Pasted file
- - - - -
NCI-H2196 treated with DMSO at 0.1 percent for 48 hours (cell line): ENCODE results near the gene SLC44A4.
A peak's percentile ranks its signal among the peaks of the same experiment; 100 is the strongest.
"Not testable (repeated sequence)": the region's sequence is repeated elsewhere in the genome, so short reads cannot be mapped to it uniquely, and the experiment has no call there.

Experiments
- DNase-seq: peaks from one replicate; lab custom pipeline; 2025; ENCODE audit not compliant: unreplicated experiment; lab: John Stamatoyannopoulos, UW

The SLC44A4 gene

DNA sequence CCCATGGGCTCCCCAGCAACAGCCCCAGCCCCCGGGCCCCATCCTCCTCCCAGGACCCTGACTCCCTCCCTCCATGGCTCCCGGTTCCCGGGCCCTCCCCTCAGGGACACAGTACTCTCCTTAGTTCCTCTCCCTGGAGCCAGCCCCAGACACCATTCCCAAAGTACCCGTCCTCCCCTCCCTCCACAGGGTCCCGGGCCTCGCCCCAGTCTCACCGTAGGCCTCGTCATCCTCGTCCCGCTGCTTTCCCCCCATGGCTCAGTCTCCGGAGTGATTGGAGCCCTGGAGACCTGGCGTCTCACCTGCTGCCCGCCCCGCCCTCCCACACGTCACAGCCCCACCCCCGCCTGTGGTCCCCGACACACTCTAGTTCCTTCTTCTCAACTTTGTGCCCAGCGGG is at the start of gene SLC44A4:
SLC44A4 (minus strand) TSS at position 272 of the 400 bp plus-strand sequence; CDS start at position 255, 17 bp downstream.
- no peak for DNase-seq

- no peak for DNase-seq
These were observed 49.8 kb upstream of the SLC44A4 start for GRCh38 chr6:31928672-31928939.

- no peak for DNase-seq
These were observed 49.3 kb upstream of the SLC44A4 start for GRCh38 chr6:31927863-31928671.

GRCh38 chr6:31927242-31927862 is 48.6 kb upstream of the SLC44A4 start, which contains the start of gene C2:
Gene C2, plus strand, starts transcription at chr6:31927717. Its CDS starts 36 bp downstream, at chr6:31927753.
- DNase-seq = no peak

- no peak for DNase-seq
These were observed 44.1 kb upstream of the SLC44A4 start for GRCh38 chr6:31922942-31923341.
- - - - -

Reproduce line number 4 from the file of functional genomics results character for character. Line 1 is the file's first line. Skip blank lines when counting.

Experiments